There are a variety of strategies to cultivating physical health within sustainable property management. Main components include:

  • More physical activity opportunities
  • Increased access to healthy food and drink
  • Building user safety promotion

(Please note that Indoor Environmental Quality [IEQ] is also a main component of physical health within the built environment and is discussed in detail in chapter 4.)

More physical activity opportunities

A room hiousing about 30 bikes. Some are on the ground and some are hanging on the walls.
Figure 8.2: Example of bike parking.

Physical activity is a central element of the physical dimension. Introducing more physical activity opportunities can help building users become more physically active. For example, a stair renovation can be completed to make the stairs more inviting so that building users find them an attractive alternative to elevators. Another strategy is to encourage active transportation such as walking and biking. One example to foster active transportation would be to reconfigure indoor space for bike parking. Figure 8.2 illustrates an example of bike parking so that building users can arrive at the building by bike and have a safe place to park their bike. Indoor and outdoor areas can also be reconfigured to provide fitness areas. For example, an outdoor walking trail can be added if there is adequate space on site, so that building users can be active during breaks or even perhaps have a walking meeting. Additionally, indoor space can be reconfigured to provide a fitness area with cardio and weight training equipment. Programming can also be added to encourage more physical activity. Examples include forming a walking club so building occupants can meet and exercise together, and creating physical activity incentive programs such as fitness competitions with prizes to motivate building occupants.

Increased access to healthy food and drink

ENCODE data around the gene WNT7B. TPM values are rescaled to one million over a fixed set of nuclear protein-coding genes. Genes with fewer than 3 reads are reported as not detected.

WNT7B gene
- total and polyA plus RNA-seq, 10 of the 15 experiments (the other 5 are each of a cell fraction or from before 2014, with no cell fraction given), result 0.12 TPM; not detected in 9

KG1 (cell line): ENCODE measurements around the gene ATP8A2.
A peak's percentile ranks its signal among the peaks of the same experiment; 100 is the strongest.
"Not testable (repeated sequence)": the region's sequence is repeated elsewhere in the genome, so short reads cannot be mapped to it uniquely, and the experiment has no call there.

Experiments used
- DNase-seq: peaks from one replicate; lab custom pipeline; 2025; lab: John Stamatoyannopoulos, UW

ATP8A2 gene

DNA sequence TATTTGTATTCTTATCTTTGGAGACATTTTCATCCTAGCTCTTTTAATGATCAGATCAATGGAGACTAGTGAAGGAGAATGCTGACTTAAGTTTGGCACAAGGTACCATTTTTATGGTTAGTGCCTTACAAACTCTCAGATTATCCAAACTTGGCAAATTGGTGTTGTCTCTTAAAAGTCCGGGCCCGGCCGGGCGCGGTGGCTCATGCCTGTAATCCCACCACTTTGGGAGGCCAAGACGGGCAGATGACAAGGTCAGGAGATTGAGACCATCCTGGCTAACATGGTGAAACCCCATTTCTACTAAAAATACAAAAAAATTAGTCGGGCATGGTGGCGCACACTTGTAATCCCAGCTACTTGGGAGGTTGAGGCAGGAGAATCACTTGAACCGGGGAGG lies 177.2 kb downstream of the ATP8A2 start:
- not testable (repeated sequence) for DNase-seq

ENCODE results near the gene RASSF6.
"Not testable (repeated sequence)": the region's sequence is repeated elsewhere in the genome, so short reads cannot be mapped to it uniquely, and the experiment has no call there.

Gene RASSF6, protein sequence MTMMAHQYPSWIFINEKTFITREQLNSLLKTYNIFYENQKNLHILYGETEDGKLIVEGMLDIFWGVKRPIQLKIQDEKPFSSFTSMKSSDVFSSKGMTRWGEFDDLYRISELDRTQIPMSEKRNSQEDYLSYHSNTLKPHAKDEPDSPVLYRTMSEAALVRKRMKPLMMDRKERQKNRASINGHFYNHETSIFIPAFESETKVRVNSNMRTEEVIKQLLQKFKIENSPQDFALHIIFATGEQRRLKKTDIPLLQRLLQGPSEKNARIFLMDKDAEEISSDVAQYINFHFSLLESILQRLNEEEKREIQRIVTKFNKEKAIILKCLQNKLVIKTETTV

There are numerous strategies to increase the availability of healthy food and drink options. One strategy to encourage healthier drinks is adding access to high quality drinking water. Having a free water option in the cafeteria, restaurant, fitness center, or lobby of a building can encourage building occupants to drink more water versus paying for a soda at the cafeteria or vending machine. This may also be seen as a building amenity for tenants. Free reusable water bottles can also be given to tenants to encourage them to drink more water versus less healthy alternatives such as soda.

Three vending machines. Left: candy, chips. MIddle: fruit gummies, pita chips. Right: bananas, apples.
Figure 8.3: Vending machine options.

A strategy to increase access to healthier foods is to provide healthier options in vending machines within the building. Figure 8.3 illustrates various vending machine options. The picture on the left shows the least healthiest options with mostly candy, the middle picture some healthier options such as pita chips and fruit gummies, and the picture on the right showing the healthiest options with whole fruit. The change to a vending machine with healthier options can persuade consumers to make healthier choices. Another way to persuade consumers toward healthier food choices is to display the nutritional information of each menu item. This helps the consumer make a more informed decision before making a selection. Also, any food service in the building can provide smaller portion sizes by using smaller cups, plates, and bowls. This can help reduce calorie consumption. Furthermore, food display cases and advertising can highlight the healthier options available. For example, healthier salads can be showcased and placed where the consumer will see them before they see a pizza option. Additionally, offering a local farmer’s market on site or a community supported agriculture (CSA) program can increase healthy food options to tenants and also support the local community. Nutrition programming on site can also help educate building occupants on healthy eating habits.

Building user safety promotion

There are various strategies to promote building user safety. Stair safety can be increased by ensuring adequate lighting at staircases, properly placed handrails, and a non-slip surface on stairs. Proper maintenance of sidewalks and streets on the property can decrease the risk of injuries to pedestrians and bicyclists. To discourage crime, lighting that is functioning properly throughout the property is important so that criminals have fewer places to hide. Properly maintained landscaping is also important so that potential criminals cannot hide in overgrown vegetation. A best practice is for on-site personnel to tour the property on a regular basis to check for any safety issues that need to be addressed such as a cracked sidewalk, burned out light bulb, overgrown landscaping, or any debris causing a hazard on stairs.